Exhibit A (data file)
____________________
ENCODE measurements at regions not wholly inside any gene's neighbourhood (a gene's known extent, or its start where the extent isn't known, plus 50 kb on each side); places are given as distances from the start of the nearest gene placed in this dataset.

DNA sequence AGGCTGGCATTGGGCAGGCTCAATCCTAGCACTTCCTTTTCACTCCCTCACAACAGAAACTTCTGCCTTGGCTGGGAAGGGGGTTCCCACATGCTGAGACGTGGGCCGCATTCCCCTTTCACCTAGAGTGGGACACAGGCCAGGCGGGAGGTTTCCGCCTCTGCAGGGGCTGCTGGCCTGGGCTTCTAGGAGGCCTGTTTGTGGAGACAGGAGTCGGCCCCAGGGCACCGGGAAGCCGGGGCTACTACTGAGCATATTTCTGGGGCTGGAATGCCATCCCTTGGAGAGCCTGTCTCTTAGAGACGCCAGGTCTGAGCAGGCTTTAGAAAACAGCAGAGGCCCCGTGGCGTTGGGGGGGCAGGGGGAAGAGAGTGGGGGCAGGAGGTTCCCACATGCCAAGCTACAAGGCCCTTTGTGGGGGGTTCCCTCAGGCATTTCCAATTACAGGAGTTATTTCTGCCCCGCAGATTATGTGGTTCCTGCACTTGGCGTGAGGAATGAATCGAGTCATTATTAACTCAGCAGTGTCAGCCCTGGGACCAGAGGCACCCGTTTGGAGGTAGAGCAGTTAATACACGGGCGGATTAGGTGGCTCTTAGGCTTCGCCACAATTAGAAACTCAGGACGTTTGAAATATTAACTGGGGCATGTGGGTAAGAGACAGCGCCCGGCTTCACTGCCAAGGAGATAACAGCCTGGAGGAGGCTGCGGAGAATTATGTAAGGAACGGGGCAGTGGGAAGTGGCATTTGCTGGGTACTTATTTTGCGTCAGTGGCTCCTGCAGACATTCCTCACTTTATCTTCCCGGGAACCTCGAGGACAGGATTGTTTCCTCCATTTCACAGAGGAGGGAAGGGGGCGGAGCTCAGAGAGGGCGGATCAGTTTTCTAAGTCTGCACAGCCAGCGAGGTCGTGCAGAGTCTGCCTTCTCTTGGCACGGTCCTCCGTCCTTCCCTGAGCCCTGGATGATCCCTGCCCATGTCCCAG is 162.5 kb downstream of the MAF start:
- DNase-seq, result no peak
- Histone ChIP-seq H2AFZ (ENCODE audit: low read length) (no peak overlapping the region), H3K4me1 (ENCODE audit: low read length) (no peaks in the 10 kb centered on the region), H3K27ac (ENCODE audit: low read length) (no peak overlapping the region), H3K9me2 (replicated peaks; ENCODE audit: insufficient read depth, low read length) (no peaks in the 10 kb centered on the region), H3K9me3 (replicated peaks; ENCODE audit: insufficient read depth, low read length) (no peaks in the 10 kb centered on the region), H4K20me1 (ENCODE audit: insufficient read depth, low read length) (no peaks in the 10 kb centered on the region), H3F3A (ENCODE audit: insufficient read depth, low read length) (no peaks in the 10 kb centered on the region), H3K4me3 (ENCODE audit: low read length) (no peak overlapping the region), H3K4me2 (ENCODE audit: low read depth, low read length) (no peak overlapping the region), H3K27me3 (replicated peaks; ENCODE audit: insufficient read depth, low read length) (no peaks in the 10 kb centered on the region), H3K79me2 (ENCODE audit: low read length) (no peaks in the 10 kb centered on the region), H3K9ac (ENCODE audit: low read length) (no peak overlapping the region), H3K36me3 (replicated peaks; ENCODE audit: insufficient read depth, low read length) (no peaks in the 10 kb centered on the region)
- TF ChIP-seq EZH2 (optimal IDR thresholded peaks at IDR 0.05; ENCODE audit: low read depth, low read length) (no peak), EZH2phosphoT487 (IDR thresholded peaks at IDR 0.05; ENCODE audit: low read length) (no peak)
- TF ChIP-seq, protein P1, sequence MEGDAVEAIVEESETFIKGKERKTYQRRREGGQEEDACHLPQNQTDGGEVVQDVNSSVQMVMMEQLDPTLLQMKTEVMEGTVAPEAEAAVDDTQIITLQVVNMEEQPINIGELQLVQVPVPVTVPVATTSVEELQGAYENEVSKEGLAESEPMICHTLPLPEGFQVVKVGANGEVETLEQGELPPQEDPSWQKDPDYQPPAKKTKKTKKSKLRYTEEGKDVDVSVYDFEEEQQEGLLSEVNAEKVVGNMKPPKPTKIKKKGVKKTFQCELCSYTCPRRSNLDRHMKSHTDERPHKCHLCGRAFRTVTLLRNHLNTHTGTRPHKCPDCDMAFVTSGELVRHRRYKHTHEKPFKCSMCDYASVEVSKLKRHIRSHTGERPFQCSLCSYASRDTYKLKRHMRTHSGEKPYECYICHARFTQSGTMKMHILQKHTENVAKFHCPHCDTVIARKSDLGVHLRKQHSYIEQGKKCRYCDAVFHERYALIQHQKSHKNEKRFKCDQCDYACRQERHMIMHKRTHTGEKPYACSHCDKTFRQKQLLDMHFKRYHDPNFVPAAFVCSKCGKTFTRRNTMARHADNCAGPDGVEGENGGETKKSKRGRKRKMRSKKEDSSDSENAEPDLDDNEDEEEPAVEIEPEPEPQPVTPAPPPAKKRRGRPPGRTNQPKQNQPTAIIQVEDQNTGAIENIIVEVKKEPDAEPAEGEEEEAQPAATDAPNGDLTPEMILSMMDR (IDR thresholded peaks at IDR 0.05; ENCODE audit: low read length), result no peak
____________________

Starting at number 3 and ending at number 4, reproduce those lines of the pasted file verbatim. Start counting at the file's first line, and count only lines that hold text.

- DNase-seq, result no peak
- Histone ChIP-seq H2AFZ (ENCODE audit: low read length) (no peak overlapping the region), H3K4me1 (ENCODE audit: low read length) (no peaks in the 10 kb centered on the region), H3K27ac (ENCODE audit: low read length) (no peak overlapping the region), H3K9me2 (replicated peaks; ENCODE audit: insufficient read depth, low read length) (no peaks in the 10 kb centered on the region), H3K9me3 (replicated peaks; ENCODE audit: insufficient read depth, low read length) (no peaks in the 10 kb centered on the region), H4K20me1 (ENCODE audit: insufficient read depth, low read length) (no peaks in the 10 kb centered on the region), H3F3A (ENCODE audit: insufficient read depth, low read length) (no peaks in the 10 kb centered on the region), H3K4me3 (ENCODE audit: low read length) (no peak overlapping the region), H3K4me2 (ENCODE audit: low read depth, low read length) (no peak overlapping the region), H3K27me3 (replicated peaks; ENCODE audit: insufficient read depth, low read length) (no peaks in the 10 kb centered on the region), H3K79me2 (ENCODE audit: low read length) (no peaks in the 10 kb centered on the region), H3K9ac (ENCODE audit: low read length) (no peak overlapping the region), H3K36me3 (replicated peaks; ENCODE audit: insufficient read depth, low read length) (no peaks in the 10 kb centered on the region)